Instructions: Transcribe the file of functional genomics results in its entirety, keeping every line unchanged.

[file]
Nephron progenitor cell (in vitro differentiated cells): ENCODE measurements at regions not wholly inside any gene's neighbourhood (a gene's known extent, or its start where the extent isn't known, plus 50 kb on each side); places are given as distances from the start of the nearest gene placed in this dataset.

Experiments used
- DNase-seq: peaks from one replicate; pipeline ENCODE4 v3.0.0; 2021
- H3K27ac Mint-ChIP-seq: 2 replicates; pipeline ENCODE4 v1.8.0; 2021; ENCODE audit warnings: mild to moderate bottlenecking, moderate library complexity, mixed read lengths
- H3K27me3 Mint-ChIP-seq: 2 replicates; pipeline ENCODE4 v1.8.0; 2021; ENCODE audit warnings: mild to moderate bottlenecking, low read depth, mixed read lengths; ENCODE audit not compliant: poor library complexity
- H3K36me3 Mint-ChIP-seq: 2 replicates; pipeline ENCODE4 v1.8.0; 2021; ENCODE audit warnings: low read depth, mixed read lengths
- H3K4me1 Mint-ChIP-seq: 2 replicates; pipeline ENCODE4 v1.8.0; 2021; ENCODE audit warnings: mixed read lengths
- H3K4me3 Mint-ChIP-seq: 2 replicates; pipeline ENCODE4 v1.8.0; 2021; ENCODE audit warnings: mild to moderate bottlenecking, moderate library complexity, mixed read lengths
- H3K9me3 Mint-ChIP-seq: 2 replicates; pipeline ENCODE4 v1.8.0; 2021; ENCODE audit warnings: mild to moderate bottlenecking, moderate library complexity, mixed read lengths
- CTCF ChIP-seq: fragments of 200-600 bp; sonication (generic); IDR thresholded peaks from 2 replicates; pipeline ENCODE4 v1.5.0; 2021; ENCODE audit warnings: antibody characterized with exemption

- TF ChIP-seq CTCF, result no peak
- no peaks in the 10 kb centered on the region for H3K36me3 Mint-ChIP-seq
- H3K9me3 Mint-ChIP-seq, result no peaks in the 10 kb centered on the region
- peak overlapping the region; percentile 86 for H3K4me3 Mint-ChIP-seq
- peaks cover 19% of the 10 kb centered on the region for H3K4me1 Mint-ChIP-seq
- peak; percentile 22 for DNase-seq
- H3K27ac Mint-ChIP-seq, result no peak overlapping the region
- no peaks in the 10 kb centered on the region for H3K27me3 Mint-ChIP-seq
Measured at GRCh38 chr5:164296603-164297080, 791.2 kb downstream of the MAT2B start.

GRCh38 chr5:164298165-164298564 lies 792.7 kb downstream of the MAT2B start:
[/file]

Nephron progenitor cell (in vitro differentiated cells): ENCODE measurements at regions not wholly inside any gene's neighbourhood (a gene's known extent, or its start where the extent isn't known, plus 50 kb on each side); places are given as distances from the start of the nearest gene placed in this dataset.

Experiments used
- DNase-seq: peaks from one replicate; pipeline ENCODE4 v3.0.0; 2021
- H3K27ac Mint-ChIP-seq: 2 replicates; pipeline ENCODE4 v1.8.0; 2021; ENCODE audit warnings: mild to moderate bottlenecking, moderate library complexity, mixed read lengths
- H3K27me3 Mint-ChIP-seq: 2 replicates; pipeline ENCODE4 v1.8.0; 2021; ENCODE audit warnings: mild to moderate bottlenecking, low read depth, mixed read lengths; ENCODE audit not compliant: poor library complexity
- H3K36me3 Mint-ChIP-seq: 2 replicates; pipeline ENCODE4 v1.8.0; 2021; ENCODE audit warnings: low read depth, mixed read lengths
- H3K4me1 Mint-ChIP-seq: 2 replicates; pipeline ENCODE4 v1.8.0; 2021; ENCODE audit warnings: mixed read lengths
- H3K4me3 Mint-ChIP-seq: 2 replicates; pipeline ENCODE4 v1.8.0; 2021; ENCODE audit warnings: mild to moderate bottlenecking, moderate library complexity, mixed read lengths
- H3K9me3 Mint-ChIP-seq: 2 replicates; pipeline ENCODE4 v1.8.0; 2021; ENCODE audit warnings: mild to moderate bottlenecking, moderate library complexity, mixed read lengths
- CTCF ChIP-seq: fragments of 200-600 bp; sonication (generic); IDR thresholded peaks from 2 replicates; pipeline ENCODE4 v1.5.0; 2021; ENCODE audit warnings: antibody characterized with exemption

- TF ChIP-seq CTCF, result no peak
- no peaks in the 10 kb centered on the region for H3K36me3 Mint-ChIP-seq
- H3K9me3 Mint-ChIP-seq, result no peaks in the 10 kb centered on the region
- peak overlapping the region; percentile 86 for H3K4me3 Mint-ChIP-seq
- peaks cover 19% of the 10 kb centered on the region for H3K4me1 Mint-ChIP-seq
- peak; percentile 22 for DNase-seq
- H3K27ac Mint-ChIP-seq, result no peak overlapping the region
- no peaks in the 10 kb centered on the region for H3K27me3 Mint-ChIP-seq
Measured at GRCh38 chr5:164296603-164297080, 791.2 kb downstream of the MAT2B start.

GRCh38 chr5:164298165-164298564 lies 792.7 kb downstream of the MAT2B start: